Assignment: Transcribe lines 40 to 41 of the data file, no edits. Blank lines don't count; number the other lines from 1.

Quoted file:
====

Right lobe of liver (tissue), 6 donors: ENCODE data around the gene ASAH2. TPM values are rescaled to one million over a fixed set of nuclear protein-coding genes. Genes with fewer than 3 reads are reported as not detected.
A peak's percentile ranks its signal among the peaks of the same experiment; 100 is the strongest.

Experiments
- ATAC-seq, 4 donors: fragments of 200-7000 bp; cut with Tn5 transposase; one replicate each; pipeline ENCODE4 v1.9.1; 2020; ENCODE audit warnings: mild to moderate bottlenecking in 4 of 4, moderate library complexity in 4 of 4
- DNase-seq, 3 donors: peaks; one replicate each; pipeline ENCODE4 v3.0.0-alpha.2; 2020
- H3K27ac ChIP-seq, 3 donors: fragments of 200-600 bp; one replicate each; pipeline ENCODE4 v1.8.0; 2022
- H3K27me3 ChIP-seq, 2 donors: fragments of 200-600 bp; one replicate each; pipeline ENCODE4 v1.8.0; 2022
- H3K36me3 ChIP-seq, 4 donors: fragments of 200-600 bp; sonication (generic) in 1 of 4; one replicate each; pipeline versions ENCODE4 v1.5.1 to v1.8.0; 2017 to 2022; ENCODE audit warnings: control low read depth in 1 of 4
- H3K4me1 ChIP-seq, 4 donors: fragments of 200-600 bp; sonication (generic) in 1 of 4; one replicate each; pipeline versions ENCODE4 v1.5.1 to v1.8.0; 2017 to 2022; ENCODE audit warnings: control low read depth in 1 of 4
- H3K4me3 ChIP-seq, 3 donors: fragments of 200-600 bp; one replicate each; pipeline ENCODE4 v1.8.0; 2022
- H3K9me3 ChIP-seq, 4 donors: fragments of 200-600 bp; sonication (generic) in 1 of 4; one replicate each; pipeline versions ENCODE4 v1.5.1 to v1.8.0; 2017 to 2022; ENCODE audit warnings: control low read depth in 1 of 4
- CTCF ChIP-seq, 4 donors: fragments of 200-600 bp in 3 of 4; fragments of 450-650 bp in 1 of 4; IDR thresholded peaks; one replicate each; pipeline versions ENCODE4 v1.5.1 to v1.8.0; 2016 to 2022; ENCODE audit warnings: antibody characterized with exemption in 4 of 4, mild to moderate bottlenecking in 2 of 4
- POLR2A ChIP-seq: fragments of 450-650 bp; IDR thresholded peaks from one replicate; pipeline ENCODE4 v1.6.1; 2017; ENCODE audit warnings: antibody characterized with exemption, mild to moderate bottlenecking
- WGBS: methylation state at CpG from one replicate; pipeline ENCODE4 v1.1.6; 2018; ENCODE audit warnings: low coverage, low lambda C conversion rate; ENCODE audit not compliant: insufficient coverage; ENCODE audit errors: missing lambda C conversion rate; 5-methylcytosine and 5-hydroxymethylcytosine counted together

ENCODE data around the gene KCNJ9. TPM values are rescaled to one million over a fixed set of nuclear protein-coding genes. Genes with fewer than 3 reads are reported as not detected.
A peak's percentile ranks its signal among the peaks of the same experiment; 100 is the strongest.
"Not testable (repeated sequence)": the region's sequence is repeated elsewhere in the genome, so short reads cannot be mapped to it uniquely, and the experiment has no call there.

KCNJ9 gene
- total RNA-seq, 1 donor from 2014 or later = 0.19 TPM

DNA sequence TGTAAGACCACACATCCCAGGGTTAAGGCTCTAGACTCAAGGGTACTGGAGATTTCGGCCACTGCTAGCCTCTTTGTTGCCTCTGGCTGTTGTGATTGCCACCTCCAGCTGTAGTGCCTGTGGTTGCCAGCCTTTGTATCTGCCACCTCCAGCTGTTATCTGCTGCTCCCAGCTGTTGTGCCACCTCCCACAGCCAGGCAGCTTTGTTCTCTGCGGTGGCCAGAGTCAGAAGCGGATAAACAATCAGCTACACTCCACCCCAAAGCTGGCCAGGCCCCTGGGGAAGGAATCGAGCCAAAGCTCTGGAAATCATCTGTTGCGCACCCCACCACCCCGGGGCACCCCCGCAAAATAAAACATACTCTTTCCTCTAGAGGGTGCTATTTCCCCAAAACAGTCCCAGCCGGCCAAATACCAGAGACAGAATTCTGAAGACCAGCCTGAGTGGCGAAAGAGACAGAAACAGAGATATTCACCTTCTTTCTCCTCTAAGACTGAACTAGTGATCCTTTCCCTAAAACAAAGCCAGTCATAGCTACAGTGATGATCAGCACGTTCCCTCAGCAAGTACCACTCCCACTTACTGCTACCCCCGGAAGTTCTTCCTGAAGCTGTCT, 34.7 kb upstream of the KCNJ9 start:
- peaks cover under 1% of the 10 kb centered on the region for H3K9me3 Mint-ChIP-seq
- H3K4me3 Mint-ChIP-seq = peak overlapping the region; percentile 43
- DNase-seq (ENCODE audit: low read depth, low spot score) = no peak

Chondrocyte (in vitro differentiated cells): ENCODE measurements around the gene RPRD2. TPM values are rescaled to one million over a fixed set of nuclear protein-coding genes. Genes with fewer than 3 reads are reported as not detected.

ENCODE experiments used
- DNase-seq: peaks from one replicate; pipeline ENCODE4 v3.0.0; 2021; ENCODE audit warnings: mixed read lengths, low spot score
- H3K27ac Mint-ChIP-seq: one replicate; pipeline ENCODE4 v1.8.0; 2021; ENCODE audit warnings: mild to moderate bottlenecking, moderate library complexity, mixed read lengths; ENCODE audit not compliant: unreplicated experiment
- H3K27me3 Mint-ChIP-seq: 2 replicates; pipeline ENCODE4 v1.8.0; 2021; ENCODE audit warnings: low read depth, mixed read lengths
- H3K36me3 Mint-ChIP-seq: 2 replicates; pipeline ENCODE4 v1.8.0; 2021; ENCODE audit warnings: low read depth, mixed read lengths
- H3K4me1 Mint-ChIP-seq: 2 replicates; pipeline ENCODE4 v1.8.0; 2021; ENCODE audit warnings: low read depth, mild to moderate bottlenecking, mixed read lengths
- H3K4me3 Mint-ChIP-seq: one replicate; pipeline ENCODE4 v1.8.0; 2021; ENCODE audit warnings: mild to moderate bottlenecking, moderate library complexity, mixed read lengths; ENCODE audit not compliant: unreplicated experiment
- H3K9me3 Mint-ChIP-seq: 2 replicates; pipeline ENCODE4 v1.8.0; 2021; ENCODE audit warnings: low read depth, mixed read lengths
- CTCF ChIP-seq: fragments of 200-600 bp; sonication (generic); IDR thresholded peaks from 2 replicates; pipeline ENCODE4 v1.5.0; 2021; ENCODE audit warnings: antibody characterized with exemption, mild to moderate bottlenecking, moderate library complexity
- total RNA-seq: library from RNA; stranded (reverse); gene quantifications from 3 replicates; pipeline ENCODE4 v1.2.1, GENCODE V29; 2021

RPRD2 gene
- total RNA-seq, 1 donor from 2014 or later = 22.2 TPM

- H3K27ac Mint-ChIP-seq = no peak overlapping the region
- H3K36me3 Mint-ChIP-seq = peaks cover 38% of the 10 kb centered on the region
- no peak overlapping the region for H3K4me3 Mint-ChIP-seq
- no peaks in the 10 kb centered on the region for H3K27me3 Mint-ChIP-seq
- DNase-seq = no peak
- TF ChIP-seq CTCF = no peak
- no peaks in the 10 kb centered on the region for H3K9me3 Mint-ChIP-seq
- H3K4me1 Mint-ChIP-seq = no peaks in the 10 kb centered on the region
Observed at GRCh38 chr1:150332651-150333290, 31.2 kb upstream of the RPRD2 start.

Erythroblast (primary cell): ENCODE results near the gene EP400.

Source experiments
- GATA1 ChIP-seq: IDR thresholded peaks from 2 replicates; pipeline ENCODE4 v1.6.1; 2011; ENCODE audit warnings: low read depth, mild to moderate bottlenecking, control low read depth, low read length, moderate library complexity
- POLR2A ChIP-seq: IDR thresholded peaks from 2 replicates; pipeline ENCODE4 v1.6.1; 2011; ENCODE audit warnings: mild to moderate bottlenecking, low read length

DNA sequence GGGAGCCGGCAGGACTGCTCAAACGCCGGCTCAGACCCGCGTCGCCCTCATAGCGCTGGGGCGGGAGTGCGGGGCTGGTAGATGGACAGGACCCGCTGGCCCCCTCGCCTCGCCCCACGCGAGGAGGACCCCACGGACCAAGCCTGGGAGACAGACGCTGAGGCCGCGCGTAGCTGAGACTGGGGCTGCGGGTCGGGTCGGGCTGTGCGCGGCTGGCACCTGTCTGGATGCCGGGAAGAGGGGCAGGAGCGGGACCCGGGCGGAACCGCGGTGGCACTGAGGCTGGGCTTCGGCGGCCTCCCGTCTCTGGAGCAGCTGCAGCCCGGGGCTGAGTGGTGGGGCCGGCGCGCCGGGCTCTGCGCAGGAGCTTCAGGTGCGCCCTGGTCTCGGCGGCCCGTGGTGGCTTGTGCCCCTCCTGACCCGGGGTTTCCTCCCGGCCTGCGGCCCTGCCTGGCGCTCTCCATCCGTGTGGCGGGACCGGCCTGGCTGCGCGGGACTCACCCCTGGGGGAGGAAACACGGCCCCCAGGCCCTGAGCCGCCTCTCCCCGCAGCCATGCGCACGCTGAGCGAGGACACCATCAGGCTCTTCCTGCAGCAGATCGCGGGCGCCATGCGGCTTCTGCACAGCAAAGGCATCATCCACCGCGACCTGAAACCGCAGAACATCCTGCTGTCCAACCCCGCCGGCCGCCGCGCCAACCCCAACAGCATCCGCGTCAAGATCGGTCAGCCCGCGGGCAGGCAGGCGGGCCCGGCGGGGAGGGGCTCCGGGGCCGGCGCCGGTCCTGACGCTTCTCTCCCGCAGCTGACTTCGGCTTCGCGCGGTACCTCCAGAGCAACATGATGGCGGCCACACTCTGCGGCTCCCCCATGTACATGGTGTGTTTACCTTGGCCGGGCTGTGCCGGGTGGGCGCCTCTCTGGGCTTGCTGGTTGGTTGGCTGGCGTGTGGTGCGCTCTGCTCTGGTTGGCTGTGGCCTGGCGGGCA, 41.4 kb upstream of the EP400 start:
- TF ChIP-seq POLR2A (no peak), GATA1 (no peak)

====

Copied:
- no peaks in the 10 kb centered on the region for H3K27me3 Mint-ChIP-seq
- DNase-seq = no peak